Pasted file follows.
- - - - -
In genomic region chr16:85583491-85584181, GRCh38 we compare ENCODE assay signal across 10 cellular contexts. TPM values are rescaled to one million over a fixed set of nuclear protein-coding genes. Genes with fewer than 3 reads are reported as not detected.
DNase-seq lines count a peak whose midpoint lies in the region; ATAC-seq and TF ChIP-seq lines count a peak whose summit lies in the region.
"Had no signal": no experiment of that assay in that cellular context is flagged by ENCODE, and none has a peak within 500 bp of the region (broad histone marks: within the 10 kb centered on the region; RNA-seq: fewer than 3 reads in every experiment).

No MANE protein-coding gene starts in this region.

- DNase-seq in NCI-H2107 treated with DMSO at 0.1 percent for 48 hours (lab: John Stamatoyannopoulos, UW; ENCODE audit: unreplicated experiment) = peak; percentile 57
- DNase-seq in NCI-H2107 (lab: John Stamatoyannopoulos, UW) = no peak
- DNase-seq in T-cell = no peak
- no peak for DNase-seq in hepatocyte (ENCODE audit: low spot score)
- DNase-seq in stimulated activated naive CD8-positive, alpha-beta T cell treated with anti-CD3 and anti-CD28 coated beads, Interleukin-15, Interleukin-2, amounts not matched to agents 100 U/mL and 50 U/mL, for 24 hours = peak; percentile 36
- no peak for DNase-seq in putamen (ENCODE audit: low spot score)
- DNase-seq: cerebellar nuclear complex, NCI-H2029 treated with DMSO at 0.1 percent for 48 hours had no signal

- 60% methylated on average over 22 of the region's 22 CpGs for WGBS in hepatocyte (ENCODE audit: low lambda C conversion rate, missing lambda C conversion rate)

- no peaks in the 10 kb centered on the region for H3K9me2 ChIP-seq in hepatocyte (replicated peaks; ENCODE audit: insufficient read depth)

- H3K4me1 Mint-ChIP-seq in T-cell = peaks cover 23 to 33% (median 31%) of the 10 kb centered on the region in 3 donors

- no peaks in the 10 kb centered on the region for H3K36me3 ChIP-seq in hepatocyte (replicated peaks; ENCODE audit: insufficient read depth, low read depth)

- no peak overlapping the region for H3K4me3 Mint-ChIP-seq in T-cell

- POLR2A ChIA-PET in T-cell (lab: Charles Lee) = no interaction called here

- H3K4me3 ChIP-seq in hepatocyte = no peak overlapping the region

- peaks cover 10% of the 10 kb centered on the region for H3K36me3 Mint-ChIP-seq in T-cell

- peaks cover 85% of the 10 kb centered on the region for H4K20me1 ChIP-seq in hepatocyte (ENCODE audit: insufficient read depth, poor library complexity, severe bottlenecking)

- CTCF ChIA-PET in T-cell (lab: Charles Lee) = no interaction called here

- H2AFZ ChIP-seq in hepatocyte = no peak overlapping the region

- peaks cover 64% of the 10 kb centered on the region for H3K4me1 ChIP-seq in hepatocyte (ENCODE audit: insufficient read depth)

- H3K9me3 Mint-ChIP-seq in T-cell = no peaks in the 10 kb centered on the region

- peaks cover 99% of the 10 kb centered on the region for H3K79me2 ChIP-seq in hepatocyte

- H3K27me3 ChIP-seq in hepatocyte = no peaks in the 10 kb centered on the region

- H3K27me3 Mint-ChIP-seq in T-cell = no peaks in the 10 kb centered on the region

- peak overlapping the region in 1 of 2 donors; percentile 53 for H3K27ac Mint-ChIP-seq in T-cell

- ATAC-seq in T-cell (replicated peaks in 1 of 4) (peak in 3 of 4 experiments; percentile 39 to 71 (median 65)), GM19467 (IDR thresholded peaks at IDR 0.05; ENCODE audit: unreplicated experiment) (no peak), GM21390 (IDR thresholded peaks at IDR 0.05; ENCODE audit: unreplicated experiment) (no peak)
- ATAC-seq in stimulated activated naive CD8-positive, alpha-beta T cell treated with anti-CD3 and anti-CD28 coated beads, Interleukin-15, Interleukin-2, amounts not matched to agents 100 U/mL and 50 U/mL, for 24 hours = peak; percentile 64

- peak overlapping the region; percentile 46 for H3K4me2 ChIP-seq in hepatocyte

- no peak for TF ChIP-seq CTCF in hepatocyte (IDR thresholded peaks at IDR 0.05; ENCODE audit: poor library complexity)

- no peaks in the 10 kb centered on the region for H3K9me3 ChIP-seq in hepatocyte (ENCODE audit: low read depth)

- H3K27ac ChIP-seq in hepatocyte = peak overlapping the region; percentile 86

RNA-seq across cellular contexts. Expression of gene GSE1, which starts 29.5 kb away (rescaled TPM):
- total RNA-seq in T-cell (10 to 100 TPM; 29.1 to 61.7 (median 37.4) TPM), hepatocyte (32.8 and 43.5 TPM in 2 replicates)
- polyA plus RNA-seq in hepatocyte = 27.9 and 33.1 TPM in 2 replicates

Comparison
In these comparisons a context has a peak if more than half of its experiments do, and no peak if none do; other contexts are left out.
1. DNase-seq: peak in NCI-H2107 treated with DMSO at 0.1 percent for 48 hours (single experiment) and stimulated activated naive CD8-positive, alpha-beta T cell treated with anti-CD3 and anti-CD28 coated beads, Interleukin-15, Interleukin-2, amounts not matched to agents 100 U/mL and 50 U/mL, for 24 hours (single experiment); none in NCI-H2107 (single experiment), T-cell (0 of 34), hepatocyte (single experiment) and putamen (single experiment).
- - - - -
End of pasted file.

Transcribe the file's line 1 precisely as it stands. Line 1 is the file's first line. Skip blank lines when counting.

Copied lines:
In genomic region chr16:85583491-85584181, GRCh38 we compare ENCODE assay signal across 10 cellular contexts. TPM values are rescaled to one million over a fixed set of nuclear protein-coding genes. Genes with fewer than 3 reads are reported as not detected.